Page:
Most Pertussis Cases in Infants Tied to Unvaccinated Mother

Laurie Barclay, MD

October 01, 2018

Overall, only 30% of pregnant women whose infants developed pertussis were appropriately vaccinated with tetanus toxoid, reduced diphtheria toxoid, and acellular pertussis (Tdap), according to a study published September 28 in the Morbidity and Mortality Weekly Report. Barriers to vaccination were attending a prenatal clinic that did not stock Tdap vaccine and having Medicaid rather than private insurance, regardless of whether the clinic stocked Tdap.

"[S]tocking vaccines on-site in prenatal clinics is the best way to ensure that all pregnant women are vaccinated and reduce the incidence of pertussis among infants too young to be vaccinated," write Sarah New, MPH, from the Immunization Branch, California Department of Public Health, and colleagues.

In the current study, California local health department personnel identified mothers of all 114 infants younger than 4 months known to have pertussis onset during 2016. Of these mothers, 66 (58%) were interviewed, and their prenatal care providers completed a supplemental questionnaire.

Among the 26 (39%) women who received Tdap during pregnancy, 24 (92%) were vaccinated at their provider's office, and most (80%) were vaccinated according to Advisory Committee on Immunization Practices recommendations, during 27 to 36 weeks' gestation (median, 32 weeks).

Vaccination appeared to reduce both the likelihood of disease and the severity of disease. Among the 40 interviewed mothers (61%) not vaccinated with Tdap during pregnancy, 20 (50%) of their infants were hospitalized, including eight admitted to an intensive care unit and one who died.

In contrast, among the 20 infants whose mothers were vaccinated between 27 and 36 weeks' gestation, four were hospitalized, but none needed intensive care unit admission. Among the five infants whose mothers received Tdap at other times, two were hospitalized, including one who was admitted to the intensive care unit admission and subsequently died.

Mothers whose providers stocked Tdap vaccine on-site were three times more likely to have been vaccinated (relative risk, 3.3; 95% confidence interval, 1.9 - 5.5), compared with women whose providers did not stock the vaccine.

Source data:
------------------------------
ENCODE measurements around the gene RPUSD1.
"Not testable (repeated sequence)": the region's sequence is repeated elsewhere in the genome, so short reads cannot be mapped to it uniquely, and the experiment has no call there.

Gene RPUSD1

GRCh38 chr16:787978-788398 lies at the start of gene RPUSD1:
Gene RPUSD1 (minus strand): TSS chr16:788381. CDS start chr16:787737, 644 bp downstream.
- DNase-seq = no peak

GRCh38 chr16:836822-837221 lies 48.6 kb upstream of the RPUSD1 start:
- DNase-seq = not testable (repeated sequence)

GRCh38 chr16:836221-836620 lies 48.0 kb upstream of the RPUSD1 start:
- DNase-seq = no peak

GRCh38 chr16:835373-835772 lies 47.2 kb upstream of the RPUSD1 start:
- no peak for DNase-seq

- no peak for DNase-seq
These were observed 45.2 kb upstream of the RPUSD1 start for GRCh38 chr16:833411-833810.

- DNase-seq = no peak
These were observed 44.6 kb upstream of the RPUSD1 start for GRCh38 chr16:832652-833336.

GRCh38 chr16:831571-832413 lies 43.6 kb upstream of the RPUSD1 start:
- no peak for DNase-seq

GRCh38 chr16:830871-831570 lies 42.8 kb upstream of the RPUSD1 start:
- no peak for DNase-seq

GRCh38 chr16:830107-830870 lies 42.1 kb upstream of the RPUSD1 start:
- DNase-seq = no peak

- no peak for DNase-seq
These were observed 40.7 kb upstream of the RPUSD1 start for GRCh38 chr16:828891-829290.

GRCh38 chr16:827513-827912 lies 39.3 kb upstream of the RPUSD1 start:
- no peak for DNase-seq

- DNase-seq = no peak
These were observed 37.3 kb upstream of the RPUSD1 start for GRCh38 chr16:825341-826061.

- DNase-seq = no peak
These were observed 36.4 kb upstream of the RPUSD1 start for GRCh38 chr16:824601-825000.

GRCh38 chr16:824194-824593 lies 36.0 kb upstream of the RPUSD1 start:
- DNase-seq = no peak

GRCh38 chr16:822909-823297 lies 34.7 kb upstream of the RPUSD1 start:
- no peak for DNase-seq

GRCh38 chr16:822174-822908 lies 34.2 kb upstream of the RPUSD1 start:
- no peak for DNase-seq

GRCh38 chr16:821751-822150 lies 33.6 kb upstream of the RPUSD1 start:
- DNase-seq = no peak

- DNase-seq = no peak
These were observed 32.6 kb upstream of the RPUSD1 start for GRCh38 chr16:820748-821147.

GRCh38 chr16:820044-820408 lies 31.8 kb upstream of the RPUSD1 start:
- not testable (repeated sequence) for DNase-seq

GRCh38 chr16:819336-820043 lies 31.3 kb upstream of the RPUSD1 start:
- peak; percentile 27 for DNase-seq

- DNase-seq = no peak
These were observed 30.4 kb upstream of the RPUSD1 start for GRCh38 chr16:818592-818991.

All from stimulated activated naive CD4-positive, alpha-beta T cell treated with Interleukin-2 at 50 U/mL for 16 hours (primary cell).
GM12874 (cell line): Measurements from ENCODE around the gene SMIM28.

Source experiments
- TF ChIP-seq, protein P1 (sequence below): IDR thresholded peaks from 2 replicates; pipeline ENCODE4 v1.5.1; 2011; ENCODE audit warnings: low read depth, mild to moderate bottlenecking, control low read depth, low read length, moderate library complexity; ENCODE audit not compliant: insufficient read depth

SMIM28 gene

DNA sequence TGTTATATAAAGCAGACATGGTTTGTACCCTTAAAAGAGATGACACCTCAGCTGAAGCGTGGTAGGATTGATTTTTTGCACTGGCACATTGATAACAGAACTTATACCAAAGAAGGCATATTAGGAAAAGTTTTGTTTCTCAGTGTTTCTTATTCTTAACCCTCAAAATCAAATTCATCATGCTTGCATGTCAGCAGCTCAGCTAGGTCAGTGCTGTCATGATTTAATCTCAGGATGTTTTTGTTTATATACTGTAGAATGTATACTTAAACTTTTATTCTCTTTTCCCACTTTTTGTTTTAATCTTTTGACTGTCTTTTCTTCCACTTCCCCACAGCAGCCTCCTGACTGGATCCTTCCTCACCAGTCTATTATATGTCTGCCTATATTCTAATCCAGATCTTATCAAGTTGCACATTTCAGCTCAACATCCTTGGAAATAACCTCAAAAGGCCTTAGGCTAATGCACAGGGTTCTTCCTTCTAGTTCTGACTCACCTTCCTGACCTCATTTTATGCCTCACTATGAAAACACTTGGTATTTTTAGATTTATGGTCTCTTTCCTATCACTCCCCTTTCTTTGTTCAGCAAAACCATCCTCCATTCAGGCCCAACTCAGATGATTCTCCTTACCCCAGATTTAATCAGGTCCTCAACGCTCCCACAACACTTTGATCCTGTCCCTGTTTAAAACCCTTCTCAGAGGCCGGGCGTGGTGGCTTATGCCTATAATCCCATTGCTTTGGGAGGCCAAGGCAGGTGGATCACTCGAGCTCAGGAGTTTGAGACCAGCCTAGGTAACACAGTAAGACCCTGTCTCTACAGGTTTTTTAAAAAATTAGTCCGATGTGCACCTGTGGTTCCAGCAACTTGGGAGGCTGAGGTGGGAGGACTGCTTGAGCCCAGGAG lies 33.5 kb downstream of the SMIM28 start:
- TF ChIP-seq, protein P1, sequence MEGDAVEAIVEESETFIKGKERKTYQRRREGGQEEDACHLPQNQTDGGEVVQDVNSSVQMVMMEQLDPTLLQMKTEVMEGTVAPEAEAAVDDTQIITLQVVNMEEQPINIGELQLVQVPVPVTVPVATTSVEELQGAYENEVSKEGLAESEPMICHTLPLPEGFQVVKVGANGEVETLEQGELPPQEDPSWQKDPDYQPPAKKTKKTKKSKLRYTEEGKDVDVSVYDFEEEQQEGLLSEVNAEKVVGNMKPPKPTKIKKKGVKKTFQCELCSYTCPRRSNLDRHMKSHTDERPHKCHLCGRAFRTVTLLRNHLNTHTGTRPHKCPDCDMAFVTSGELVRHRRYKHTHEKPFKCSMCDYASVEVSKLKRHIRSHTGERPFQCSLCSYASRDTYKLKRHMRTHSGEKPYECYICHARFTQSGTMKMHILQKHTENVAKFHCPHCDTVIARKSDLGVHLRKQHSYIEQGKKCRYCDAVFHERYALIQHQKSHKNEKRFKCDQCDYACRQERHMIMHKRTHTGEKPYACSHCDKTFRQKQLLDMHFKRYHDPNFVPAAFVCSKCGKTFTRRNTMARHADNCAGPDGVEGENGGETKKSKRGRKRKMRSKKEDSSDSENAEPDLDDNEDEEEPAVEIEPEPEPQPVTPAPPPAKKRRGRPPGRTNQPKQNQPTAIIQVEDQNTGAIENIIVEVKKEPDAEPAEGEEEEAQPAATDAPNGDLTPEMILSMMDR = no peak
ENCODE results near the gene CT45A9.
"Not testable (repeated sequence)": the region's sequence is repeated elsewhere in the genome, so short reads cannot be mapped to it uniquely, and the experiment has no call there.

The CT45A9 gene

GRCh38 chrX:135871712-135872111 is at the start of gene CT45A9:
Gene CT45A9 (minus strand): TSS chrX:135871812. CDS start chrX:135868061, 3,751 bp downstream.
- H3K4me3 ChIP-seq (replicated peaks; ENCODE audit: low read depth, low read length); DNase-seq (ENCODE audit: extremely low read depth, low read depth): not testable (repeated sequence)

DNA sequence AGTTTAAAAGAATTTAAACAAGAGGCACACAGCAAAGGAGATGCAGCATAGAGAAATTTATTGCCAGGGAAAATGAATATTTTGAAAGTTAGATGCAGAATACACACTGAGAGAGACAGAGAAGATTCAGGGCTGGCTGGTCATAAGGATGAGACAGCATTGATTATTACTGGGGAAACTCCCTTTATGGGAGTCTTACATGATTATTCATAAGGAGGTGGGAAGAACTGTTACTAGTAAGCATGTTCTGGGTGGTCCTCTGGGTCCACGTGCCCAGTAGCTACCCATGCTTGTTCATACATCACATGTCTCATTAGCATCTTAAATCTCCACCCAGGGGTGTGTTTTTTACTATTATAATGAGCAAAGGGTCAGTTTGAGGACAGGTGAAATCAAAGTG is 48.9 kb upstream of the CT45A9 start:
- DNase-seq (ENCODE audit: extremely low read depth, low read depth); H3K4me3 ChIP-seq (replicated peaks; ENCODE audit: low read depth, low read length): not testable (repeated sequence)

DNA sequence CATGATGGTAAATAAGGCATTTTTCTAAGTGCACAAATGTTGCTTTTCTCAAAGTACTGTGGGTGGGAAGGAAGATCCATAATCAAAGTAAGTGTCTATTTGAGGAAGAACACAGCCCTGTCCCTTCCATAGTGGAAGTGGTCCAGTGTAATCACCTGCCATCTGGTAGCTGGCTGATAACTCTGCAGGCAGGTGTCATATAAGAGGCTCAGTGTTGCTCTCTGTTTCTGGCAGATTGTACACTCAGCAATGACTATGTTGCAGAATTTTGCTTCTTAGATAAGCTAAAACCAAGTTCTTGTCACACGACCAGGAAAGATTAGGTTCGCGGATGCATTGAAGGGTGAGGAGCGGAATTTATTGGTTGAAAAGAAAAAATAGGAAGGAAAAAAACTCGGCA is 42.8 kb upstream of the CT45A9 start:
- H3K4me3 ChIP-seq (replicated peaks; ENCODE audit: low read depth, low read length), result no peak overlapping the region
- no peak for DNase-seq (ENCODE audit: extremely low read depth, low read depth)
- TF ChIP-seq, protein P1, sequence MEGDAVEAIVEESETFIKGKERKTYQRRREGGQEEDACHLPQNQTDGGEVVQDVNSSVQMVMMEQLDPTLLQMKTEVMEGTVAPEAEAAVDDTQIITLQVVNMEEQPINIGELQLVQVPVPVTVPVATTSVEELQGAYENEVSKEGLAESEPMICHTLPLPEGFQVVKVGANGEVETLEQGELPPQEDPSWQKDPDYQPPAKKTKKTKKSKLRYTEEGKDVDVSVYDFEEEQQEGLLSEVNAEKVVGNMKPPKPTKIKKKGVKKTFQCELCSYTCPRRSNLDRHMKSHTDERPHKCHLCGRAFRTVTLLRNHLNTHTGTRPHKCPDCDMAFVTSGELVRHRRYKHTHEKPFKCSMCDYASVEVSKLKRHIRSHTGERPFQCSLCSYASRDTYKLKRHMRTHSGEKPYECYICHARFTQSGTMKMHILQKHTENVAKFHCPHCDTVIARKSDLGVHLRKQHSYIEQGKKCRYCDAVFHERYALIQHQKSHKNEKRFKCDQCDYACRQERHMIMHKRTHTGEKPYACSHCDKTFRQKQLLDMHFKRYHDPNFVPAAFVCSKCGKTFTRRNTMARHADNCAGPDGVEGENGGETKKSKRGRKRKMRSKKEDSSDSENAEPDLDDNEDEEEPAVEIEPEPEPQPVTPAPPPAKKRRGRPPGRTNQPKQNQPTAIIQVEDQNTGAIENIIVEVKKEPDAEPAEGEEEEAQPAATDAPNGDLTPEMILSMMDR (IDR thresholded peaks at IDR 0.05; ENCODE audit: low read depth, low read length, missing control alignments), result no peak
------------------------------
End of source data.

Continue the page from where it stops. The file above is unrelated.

Compared with mothers with private insurance, those with Medicaid were significantly less likely to receive prenatal Tdap (relative risk, 0.4; 95% confidence interval, 0.2 - 0.8), or to receive it during 27 to 36 weeks' gestation, even when it was stocked on-site (relative risk, 0.5; 95% confidence interval, 0.3 - 1.1).

The authors interviewed 61 prenatal care providers regarding their Tdap vaccine stocking policies. Of those, 34 (56%) stocked Tdap vaccine on-site. The most common reasons given for not stocking Tdap were cost (44%) and reimbursement (41%) issues.

The authors recommend incorporating Tdap vaccination into routine prenatal care visits as an effective means to increase coverage.

Advisory Committee on Immunization Practices Recommends Timely Tdap Administration

The Advisory Committee on Immunization Practices recommends vaccinating pregnant women with Tdap as early as possible between 27 and 36 weeks' gestation during every pregnancy as the best way to protect young infants against whooping cough. Most severe and fatal cases occur in infants who have not begun the primary pertussis vaccination series.

However, prenatal Tdap vaccine coverage in California remains low (52% overall; 40% among women with Medicaid).

"A recommendation by prenatal care providers for their pregnant patients to receive Tdap is important, particularly among providers who do not stock Tdap vaccine on-site," the study authors write. "[I]t is important to provide pregnant patients with specific information about where they can receive Tdap vaccination and to follow up at subsequent visits to ensure Tdap vaccine is received within the recommended time frame."

Referral for Tdap vaccination should be to an accessible site covered by the mother's insurance. Approximately 40% of the unvaccinated mothers in this analysis never received any recommendation or referral for Tdap vaccine, or were not vaccinated for reasons not cited by current Advisory Committee on Immunization Practices recommendations, and 20% refused prenatal Tdap. Postpartum vaccination with Tdap occurred in 40% of the mothers unvaccinated during pregnancy, which has not been recommended since 2011, highlighting the need for provider education about current recommendations.

"Promoting on-site prenatal vaccination, educating providers about Tdap recommendations, and strengthening off-site referral likely will improve Tdap vaccination coverage during pregnancy," the study authors note.

The authors have disclosed no relevant financial relationships.

Morb Mortal Wkly Rep. 2018;67(38);1068-1071. Full text

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